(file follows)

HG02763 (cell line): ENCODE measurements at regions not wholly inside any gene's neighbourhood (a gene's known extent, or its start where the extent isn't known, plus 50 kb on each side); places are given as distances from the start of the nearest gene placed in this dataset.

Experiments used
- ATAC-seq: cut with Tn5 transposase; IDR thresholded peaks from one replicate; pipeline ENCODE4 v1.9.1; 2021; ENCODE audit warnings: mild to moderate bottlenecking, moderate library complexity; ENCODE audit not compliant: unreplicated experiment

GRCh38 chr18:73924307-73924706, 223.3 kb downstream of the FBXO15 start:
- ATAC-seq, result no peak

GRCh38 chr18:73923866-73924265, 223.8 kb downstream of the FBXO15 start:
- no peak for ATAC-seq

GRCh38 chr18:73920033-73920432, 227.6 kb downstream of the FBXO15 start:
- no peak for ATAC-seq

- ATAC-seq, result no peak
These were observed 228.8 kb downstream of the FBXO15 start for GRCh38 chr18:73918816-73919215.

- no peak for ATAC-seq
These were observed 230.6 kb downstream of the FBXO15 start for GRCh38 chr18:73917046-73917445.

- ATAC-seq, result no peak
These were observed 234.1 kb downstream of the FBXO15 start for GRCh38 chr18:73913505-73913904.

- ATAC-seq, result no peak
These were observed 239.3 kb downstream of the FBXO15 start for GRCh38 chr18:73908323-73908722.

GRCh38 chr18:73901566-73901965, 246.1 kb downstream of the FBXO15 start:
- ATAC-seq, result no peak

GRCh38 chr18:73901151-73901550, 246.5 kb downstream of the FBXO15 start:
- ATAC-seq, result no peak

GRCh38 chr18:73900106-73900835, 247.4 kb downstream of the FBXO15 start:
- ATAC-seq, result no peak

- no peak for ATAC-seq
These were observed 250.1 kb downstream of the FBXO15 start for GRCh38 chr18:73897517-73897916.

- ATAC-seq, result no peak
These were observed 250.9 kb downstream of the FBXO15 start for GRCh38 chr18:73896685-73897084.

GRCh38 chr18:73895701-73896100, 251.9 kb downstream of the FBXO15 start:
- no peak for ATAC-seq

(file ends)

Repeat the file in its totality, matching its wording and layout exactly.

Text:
HG02763 (cell line): ENCODE measurements at regions not wholly inside any gene's neighbourhood (a gene's known extent, or its start where the extent isn't known, plus 50 kb on each side); places are given as distances from the start of the nearest gene placed in this dataset.

Experiments used
- ATAC-seq: cut with Tn5 transposase; IDR thresholded peaks from one replicate; pipeline ENCODE4 v1.9.1; 2021; ENCODE audit warnings: mild to moderate bottlenecking, moderate library complexity; ENCODE audit not compliant: unreplicated experiment

GRCh38 chr18:73924307-73924706, 223.3 kb downstream of the FBXO15 start:
- ATAC-seq, result no peak

GRCh38 chr18:73923866-73924265, 223.8 kb downstream of the FBXO15 start:
- no peak for ATAC-seq

GRCh38 chr18:73920033-73920432, 227.6 kb downstream of the FBXO15 start:
- no peak for ATAC-seq

- ATAC-seq, result no peak
These were observed 228.8 kb downstream of the FBXO15 start for GRCh38 chr18:73918816-73919215.

- no peak for ATAC-seq
These were observed 230.6 kb downstream of the FBXO15 start for GRCh38 chr18:73917046-73917445.

- ATAC-seq, result no peak
These were observed 234.1 kb downstream of the FBXO15 start for GRCh38 chr18:73913505-73913904.

- ATAC-seq, result no peak
These were observed 239.3 kb downstream of the FBXO15 start for GRCh38 chr18:73908323-73908722.

GRCh38 chr18:73901566-73901965, 246.1 kb downstream of the FBXO15 start:
- ATAC-seq, result no peak

GRCh38 chr18:73901151-73901550, 246.5 kb downstream of the FBXO15 start:
- ATAC-seq, result no peak

GRCh38 chr18:73900106-73900835, 247.4 kb downstream of the FBXO15 start:
- ATAC-seq, result no peak

- no peak for ATAC-seq
These were observed 250.1 kb downstream of the FBXO15 start for GRCh38 chr18:73897517-73897916.

- ATAC-seq, result no peak
These were observed 250.9 kb downstream of the FBXO15 start for GRCh38 chr18:73896685-73897084.

GRCh38 chr18:73895701-73896100, 251.9 kb downstream of the FBXO15 start:
- no peak for ATAC-seq